Inside: Learn why encouraging a growth mindset in kids is so important and how one simple change can get your child from “I can’t” to “I can!” This post contains affiliate links.
My eldest daughter is extremely bright and has an incredible memory, which has served her well as a student.
She knew her coins and values before she was 2 years old.
She had her ABCs and sounds memorized, read well before Kindergarten, and devoured chapter books by 1st grade.
She knew her addition and subtraction facts and could spell any word she saw once.
You could show her once and she knew how to do it, so she never had to study.
She never really had to work hard to learn anything.
And everything came easily to her.
Until one day, it didn’t, and it was the end of the world for her.
Since she never came across a problem that was tricky for her, my daughter never knew what it felt like to not know the answer right away.
All of this “easy success” led her to have a fixed mindset about her learning and “I can’t” and “I don’t know how” became her new mantra.
Because she didn’t have a growth mindset, she was stuck. And frustrated.
And so were we.
Why should we encourage a growth mindset in kids?
Since everything had come easily to my daughter in school, she never had to problem solve. Academically, she never had to face something she couldn’t do.
And so in her fixed mindset, that was it…she wasn’t going to be good at third-grade math because she didn’t already know how to do it.
Two-step multiplication problems were her downfall. She simply threw her hands in the air and gave up with a boatload of “I can’ts” as she quit before she ever really started.
What she needed was a growth mindset.
A growth mindset is the belief that anything can be learned and improved on, if you work at it.
Her fixed mindset had her focused on the outcome only: whether she could do the problem or not.
But a growth mindset would focus her attention on the effort she put in to learn a new skill or try a problem different ways until she figured it out.
It would allow her to not know something but still find success at it if she worked hard.
So why is a growth mindset in kids so important?
Listen, not everything is going to be rainbows and unicorns in life.
Not everything will come easily to us or our kids.
When kids face a new problem, they can choose one of two ways to respond.
If they come to a problem or roadblock or obstacle and say to themselves, “Oh well. I can’t do it because of x, y and z so I shouldn’t even try,” we won’t get very far in life.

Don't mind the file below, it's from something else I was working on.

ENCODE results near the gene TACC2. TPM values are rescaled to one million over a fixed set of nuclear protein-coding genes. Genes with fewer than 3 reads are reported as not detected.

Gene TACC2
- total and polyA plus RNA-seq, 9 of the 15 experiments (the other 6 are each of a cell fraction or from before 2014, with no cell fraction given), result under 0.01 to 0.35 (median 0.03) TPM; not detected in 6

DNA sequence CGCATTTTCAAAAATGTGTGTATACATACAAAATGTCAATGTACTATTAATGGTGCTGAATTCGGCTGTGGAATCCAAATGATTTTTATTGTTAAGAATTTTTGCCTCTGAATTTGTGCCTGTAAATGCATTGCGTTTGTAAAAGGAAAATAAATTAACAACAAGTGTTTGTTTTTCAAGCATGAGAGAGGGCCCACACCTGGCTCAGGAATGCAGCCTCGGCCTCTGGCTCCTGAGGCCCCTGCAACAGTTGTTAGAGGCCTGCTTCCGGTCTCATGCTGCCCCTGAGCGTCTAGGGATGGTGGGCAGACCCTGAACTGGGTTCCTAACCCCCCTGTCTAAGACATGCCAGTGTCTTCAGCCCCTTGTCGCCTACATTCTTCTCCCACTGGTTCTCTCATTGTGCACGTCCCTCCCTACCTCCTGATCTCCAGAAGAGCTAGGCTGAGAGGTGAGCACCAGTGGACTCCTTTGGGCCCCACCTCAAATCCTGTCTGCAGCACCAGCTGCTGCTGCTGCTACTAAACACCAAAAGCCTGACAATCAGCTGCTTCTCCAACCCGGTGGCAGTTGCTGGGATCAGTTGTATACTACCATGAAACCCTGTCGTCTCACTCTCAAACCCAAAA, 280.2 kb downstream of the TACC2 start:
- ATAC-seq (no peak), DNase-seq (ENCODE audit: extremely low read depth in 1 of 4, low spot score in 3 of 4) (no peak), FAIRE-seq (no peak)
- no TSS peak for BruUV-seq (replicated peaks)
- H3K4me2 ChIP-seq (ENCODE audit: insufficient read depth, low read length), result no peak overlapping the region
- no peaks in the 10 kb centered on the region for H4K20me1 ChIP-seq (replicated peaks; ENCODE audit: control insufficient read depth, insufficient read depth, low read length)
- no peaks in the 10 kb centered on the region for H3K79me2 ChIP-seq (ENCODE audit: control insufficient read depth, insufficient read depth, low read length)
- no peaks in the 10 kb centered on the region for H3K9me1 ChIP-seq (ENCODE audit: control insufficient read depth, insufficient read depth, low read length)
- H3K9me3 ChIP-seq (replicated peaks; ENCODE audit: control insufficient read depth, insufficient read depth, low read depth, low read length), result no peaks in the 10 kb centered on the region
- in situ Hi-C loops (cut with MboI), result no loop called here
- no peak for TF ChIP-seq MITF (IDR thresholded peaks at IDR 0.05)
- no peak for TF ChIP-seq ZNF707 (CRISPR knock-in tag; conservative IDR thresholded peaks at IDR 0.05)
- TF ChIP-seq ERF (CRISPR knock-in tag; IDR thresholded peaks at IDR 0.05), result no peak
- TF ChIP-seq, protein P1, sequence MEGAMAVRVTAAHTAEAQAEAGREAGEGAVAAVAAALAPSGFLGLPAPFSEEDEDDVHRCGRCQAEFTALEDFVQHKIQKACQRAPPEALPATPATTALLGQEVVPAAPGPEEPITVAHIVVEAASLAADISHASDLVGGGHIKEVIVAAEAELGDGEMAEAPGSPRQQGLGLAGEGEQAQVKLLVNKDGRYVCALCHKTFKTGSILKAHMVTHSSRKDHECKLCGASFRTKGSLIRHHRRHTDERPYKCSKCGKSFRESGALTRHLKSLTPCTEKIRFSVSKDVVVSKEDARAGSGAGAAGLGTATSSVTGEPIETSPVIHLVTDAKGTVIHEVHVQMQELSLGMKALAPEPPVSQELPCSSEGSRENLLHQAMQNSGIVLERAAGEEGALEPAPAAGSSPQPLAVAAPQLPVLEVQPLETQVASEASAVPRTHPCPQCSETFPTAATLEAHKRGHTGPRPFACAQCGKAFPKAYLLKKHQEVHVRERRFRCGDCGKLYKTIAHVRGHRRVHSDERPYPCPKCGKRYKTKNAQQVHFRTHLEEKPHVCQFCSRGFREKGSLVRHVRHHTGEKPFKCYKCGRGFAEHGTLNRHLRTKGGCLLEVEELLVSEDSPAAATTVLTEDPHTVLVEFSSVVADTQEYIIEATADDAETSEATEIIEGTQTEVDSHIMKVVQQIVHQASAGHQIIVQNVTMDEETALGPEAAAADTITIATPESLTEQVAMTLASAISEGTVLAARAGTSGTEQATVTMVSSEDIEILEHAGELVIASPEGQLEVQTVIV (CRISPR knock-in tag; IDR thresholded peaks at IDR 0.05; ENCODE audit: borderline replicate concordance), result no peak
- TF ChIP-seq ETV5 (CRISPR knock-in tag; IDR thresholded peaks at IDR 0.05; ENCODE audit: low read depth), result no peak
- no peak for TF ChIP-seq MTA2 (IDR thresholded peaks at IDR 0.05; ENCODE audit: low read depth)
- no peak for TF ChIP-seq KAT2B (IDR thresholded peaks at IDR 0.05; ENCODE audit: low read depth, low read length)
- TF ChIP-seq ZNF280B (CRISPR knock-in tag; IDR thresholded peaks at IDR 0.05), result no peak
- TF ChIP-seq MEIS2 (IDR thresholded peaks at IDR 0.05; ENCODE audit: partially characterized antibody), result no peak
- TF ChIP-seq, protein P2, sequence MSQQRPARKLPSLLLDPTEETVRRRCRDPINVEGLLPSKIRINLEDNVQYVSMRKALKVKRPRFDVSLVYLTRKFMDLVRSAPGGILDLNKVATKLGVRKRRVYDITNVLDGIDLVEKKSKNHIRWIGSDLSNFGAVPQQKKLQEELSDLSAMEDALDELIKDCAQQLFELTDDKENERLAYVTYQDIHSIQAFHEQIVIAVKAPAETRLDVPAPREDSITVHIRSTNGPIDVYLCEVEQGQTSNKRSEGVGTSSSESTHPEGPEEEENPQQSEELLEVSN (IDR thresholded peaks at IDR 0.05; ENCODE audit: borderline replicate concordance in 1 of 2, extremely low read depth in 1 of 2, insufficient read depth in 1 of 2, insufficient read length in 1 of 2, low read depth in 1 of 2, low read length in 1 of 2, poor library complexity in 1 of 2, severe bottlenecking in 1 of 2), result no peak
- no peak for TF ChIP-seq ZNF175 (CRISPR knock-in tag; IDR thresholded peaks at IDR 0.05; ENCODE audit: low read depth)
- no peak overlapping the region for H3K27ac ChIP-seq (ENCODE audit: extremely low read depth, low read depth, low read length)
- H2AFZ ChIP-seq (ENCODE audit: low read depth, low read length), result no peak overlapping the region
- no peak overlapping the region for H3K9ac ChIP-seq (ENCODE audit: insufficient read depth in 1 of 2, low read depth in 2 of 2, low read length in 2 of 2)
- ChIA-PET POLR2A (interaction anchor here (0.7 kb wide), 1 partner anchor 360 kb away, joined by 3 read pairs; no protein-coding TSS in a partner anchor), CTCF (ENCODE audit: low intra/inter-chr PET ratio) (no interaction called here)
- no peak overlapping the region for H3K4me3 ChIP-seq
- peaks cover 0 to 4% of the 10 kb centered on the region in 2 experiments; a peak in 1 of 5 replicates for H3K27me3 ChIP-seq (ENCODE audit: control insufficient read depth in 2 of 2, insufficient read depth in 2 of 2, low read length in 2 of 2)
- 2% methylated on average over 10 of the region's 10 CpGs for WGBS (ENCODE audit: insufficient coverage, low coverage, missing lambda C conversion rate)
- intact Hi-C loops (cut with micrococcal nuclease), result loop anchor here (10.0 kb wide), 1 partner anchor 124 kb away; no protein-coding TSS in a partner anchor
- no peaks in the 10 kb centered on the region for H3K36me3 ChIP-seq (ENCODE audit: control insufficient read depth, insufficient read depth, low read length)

They won’t meet their potential.
If a child sees a problem as an opportunity to try something new, they say to themselves, “Well, I don’t know how to do it yet, but I’m going to figure it out. I’m going to keep trying until I get it.”
This opens up a myriad of opportunities for them in life and provides them with limitless options.
I choose option B for my kids because I want them to want to try new things.
I want them to see their failures or inability to do something as a temporary set back or as a stepping stone to get better.
And I want them to be lifelong learners who are willing to overcome obstacles, not just stare at them and say, “Oh well. I can’t do it.”
So how do you encourage a growth mindset in kids?
But really, it starts with how I talk to my daughter.
The way we talk encourages a growth mindset in kids:
I thought I was doing everything right. I was praising her spelling skills and her reading skills and her math skills. I encouraged her to keep reading, to keep writing, and to keep counting those coins.
But I was praising the wrong thing.
I was focused on the outcome, not her effort.
I never once told her I loved how hard she worked on her math problems.
I never praised her work ethic or told her I was proud of her for solving problems when they felt “too hard.”
And so I missed the mark.
I unwittingly set my daughter up for disappointment and frustration when she couldn’t do a new problem or a new skill.
So we had to back up. We had to teach her how to have a growth mindset.
So we had to:
- change what we say to her and how we say it,
- build her up with phrases that encourage a growth mindset,
- let her know it’s okay to not know how to do something, and
- let her know we value the skills of figuring out the answer more than her already knowing the answer.
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So we now praise effort rather than the outcome.
We praise her ability to try new ways to solve the problem, even if those ways don’t result in a “success” or a positive outcome.
And even when she is successful in solving the problem, we focus on her willingness to attack the problem, rather than her success when she got the problem right.
A go-to “praise phrase” in our house is now: “You worked hard on that! You should be proud of yourself.”
Because here’s the deal, life isn’t going to be easy all the time.
Our kids need to know they can have a problem and work their way through it.
And if they struggle now when the stakes are low, they will gain the confidence they need to work through tough problems and “survive” it.
Because I want my kids to be up for the challenges that life throws their way, whether it be calculus, learning how to ride a bike, or figuring out two-step math problems in the third grade.
And I want kids who say to themselves, “Okay. This is a problem. I don’t know how to do it. Yet.
But I know I can figure it out.
I am a problem solver.
I got this.”
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